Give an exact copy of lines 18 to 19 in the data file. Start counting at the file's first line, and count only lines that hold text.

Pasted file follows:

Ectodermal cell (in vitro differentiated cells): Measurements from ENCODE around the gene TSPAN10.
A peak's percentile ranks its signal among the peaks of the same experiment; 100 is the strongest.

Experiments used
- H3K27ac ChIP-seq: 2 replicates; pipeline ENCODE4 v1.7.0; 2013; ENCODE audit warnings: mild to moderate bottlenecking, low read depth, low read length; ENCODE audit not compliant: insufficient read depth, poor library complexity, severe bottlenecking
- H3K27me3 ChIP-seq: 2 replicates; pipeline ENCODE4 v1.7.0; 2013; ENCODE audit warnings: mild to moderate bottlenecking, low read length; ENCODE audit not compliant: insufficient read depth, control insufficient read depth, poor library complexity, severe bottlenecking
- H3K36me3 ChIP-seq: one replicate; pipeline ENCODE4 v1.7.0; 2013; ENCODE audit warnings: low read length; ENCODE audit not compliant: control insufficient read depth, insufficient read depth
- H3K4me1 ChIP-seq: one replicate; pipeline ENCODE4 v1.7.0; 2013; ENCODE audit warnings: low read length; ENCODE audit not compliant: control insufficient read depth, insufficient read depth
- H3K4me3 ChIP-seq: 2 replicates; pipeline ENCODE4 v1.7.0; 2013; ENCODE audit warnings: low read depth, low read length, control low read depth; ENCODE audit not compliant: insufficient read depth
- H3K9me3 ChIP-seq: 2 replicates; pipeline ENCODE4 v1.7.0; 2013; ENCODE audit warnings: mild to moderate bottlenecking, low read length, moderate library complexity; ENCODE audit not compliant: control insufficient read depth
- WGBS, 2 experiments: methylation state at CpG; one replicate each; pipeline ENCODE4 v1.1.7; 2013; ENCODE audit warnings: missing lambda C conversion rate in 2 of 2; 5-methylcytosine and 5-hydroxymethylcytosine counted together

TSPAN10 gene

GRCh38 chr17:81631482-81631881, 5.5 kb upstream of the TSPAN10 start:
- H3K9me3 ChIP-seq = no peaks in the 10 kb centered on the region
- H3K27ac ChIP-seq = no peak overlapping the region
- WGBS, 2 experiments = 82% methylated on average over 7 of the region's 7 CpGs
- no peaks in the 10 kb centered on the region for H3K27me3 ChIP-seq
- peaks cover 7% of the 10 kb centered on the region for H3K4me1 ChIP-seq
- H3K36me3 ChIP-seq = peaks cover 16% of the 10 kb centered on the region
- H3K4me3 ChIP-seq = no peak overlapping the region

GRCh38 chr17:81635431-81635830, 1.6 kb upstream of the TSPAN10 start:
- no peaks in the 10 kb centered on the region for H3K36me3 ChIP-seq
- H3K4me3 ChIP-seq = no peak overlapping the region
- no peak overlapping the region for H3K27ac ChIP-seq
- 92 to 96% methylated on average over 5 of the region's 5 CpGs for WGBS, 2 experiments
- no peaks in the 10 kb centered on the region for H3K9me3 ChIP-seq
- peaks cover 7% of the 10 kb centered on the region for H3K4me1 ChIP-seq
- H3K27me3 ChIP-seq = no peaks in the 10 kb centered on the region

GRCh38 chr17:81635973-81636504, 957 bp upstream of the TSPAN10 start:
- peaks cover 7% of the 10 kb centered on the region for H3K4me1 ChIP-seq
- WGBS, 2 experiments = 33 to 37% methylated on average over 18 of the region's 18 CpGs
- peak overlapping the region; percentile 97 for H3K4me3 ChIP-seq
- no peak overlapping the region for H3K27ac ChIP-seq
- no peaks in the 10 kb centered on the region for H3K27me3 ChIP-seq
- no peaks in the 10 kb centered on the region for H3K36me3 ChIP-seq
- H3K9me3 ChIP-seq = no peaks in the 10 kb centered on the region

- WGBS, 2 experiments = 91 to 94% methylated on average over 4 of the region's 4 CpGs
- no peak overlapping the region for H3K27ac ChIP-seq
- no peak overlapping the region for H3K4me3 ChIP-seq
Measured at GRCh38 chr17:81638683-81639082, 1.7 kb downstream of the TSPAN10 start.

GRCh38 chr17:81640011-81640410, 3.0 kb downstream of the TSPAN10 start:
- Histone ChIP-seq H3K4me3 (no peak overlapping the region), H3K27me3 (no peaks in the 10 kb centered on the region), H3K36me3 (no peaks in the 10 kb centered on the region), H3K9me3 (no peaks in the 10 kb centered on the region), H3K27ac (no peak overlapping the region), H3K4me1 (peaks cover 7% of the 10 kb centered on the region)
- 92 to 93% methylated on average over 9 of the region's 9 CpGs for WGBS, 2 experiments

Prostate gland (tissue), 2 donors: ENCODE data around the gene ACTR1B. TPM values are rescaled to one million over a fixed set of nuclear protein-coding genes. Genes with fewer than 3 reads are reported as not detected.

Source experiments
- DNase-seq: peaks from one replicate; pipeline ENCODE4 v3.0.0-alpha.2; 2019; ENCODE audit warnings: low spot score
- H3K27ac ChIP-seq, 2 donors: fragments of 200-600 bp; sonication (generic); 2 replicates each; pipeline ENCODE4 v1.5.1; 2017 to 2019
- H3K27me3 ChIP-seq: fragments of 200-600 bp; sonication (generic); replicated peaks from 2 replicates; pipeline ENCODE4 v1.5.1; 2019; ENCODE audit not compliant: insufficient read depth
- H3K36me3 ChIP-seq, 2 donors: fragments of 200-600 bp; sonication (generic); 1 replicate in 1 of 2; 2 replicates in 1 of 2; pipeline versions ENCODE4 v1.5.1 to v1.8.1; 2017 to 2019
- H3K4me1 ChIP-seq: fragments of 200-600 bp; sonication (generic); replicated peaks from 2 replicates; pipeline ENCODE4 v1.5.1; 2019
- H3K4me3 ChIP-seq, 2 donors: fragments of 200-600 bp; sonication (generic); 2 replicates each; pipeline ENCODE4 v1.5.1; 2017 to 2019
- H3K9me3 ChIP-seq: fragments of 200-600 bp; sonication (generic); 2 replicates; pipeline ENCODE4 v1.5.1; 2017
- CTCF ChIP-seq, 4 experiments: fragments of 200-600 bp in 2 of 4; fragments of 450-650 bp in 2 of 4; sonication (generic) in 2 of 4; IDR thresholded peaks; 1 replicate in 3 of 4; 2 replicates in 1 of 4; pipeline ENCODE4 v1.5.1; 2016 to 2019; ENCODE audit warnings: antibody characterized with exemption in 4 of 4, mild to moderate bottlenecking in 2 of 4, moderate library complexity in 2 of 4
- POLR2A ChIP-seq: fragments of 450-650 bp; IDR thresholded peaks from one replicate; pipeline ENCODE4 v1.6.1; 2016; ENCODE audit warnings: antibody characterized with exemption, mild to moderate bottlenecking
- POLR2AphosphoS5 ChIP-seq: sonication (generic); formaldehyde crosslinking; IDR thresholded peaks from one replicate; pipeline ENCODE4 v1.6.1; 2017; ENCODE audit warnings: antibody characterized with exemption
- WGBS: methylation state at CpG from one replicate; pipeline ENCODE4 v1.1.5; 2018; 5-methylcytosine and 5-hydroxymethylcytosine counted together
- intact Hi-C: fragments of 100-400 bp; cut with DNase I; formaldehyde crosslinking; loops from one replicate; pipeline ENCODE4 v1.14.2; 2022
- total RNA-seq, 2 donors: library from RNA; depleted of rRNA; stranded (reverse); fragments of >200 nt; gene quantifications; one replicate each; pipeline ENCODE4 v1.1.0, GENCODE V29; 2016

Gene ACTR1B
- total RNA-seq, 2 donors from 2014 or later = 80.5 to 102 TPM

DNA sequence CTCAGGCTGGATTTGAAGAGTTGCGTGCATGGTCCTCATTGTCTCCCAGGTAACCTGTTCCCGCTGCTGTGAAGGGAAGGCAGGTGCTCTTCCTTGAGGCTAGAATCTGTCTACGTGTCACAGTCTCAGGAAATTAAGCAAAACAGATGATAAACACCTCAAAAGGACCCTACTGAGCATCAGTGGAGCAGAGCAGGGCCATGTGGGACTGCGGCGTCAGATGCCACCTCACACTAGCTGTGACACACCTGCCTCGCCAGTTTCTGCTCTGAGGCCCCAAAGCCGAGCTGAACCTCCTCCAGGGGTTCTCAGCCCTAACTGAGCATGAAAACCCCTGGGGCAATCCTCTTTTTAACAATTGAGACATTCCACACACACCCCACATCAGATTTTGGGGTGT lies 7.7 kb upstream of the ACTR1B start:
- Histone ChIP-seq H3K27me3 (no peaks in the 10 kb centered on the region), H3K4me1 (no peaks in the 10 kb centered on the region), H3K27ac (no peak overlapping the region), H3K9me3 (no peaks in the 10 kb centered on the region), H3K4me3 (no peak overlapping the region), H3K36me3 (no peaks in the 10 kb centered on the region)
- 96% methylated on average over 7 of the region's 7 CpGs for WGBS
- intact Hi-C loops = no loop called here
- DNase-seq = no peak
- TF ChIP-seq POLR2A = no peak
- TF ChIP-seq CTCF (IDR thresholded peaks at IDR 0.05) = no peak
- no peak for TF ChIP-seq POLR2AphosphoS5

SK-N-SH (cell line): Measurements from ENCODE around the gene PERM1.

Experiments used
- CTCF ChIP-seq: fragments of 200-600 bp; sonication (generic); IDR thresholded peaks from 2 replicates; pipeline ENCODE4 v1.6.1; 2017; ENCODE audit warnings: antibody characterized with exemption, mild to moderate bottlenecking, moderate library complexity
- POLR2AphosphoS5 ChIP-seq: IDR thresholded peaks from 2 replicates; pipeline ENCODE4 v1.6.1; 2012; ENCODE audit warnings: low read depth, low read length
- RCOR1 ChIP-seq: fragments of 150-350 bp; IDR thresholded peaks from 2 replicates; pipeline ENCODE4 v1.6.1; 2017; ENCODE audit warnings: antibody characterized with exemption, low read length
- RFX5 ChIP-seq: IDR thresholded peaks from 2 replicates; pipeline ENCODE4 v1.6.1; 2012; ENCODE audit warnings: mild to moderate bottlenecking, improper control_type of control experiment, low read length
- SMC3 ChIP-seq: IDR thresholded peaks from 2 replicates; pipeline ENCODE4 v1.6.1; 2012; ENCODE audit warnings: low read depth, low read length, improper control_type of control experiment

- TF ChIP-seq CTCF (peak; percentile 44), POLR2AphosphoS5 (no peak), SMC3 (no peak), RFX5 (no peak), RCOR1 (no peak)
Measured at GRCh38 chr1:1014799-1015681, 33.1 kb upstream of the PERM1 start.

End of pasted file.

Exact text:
- H3K36me3 ChIP-seq = peaks cover 16% of the 10 kb centered on the region
- H3K4me3 ChIP-seq = no peak overlapping the region